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Matt Losinski finished reading an article that provided grim details of a study of the overuse of emergency services in hospitals in central Texas. He smiled that sardonic half smile that meant there was a strong possibility that County General Hospital (CGH) might have the same problem. As chief executive office (CEO), Losinski always saw the problems of other hospitals as potential problems at CGH, a 300–bed, acute care hospital in a mixed urban and suburban service area in the south central United States. CGH was established as a county–owned hospital; however, 10 years ago the county wanted to get out of the hospital business and the assets were donated to a not–for–profit hospital system. The new owner has continued a strong public service orientation, even though CGH no longer receives the tax subsidy it did when it was county owned; it must look to itself for fiscal health.
The study data showed that nine residents of a central Texas community had been seen in emergency departments (EDs) a total of 2,678 times over 6 years. One resident had been seen in an ED 100 times each year for the past 4 years. Given that an ED visit can cost $1,000 or more, the nine residents had consumed $2.7 million in resources. These high users of ED services were middle age, spoke English, and were split between male and female. To Losinski, the problem seemed like a manifestation of Wilfredo Pareto’s classic 80/20 rule.
Losinski forwarded the article on a priority basis to Mary Scott, his chief financial officer (CFO), and asked her to see him after she read it. Scott stopped by Losinski’s office late the next day and began the conversation by asking him why he thought the article was a priority. Scott reminded Losinski that Medicaid paid 75% of costs for eligible ED users and that the cross subsidy from privately insured and self–pay ED admissions covered most of the unpaid additional costs. Losinski had a good working relationship with Scott, but he was a bit annoyed by her rather indifferent response.
Losinksi wanted details on use of the ED at CGH. He asked the administrative resident, Aniysha Patel, to gather data to identify use rates for persons repeatedly admitted to the ED. The findings that Patel gave to Losinski two weeks later were not as extreme as those reported from central Texas; however, they did show that a few persons were repeatedly admitted to the ED and accounted for hundreds of visits in the past year. The clinical details were not immediately available, but a superficial review of the admitting diagnoses suggested that most admissions involved persons with minor, nonspecific medical problems—persons commonly known as the “worried well.” Although Scott was correct that Medicaid covered the majority of costs, the fact remained that over $200,000 each year was not reimbursed to CGH. Were that money available, it could go directly to the bottom line and could be used for enhancements to health initiatives for the community. In addition, repeated admissions to the ED contributed to crowding, treatment delays, and general dissatisfaction for other patients.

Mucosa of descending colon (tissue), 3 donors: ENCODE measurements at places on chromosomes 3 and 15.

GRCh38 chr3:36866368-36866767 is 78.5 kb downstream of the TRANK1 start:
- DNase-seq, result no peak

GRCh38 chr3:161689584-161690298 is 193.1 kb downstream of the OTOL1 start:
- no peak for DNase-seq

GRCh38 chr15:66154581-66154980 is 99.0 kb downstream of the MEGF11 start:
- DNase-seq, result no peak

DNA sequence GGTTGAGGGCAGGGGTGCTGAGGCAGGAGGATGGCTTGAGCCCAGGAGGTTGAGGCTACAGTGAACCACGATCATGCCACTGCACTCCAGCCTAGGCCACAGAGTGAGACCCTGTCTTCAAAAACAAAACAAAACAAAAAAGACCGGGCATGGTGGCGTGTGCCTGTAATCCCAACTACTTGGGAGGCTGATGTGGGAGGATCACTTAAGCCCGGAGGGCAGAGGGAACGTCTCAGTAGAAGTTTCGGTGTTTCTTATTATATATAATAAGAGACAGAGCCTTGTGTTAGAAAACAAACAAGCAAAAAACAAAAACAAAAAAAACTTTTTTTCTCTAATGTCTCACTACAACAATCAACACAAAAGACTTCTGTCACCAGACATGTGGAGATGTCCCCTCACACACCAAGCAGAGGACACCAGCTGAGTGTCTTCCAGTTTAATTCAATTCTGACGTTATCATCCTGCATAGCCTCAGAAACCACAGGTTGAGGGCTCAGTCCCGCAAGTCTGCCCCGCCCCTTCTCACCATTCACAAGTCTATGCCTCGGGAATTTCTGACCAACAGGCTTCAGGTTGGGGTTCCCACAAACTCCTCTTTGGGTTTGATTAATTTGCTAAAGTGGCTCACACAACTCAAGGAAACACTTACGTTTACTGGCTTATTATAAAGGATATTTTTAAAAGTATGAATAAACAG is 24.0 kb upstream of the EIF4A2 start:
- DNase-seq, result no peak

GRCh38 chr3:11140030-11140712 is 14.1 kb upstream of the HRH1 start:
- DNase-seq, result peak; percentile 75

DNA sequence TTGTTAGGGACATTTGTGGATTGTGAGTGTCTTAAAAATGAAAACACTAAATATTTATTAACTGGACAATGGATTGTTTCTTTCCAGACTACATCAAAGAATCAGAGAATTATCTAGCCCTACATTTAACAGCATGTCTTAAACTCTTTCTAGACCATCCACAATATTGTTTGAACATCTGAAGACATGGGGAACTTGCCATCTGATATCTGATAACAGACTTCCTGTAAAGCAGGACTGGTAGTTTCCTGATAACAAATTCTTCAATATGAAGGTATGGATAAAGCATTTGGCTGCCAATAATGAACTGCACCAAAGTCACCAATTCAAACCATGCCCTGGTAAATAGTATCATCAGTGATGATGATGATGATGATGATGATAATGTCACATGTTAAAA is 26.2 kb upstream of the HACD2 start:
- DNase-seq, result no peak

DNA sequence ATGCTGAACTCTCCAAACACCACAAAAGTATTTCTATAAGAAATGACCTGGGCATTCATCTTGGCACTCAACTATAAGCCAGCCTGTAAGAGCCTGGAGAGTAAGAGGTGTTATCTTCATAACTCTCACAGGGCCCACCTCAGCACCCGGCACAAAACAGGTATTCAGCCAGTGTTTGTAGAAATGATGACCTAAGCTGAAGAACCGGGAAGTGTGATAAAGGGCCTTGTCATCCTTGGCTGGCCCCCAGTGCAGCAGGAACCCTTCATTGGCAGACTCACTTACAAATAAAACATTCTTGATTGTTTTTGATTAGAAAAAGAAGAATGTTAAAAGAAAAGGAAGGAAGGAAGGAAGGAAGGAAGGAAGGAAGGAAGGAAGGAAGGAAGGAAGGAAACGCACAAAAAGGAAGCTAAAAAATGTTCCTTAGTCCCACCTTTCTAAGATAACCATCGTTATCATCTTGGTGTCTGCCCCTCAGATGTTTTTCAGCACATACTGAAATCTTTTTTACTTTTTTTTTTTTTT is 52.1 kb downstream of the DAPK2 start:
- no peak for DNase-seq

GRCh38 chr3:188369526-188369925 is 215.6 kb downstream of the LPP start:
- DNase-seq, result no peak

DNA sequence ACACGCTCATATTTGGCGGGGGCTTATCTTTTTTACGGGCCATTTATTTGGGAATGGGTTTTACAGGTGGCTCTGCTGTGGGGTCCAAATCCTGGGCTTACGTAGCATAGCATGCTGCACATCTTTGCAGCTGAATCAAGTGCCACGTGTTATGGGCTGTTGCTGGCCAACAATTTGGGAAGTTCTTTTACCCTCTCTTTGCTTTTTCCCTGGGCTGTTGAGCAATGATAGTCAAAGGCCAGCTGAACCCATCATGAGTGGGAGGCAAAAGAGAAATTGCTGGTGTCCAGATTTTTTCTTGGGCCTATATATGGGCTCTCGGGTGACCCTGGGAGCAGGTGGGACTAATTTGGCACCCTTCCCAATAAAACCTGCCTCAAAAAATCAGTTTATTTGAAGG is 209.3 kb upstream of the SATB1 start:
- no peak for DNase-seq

Losinski presented the data to his executive committee, which includes all vice presidents, the director of development, and the elected president of the medical staff. The responses ran the gamut from “So what?” to “Wow, this is worse than I imagined.” Losinski was bemused by the disparity of views. He had thought there would have been an almost immediate consensus that this was a problem needing a solution. The financial margins for CGH were already very thin, and the future for higher reimbursement was not bright. A concern echoed by several at the meeting was the requirement of the federal Emergency Medical Treatment and Active Labor Act (EMTALA) that all persons who present at an ED that receives federal reimbursement for services must be treated and stabilized.
Losinski asked his senior management team for recommendations to address the problem of ED overuse.

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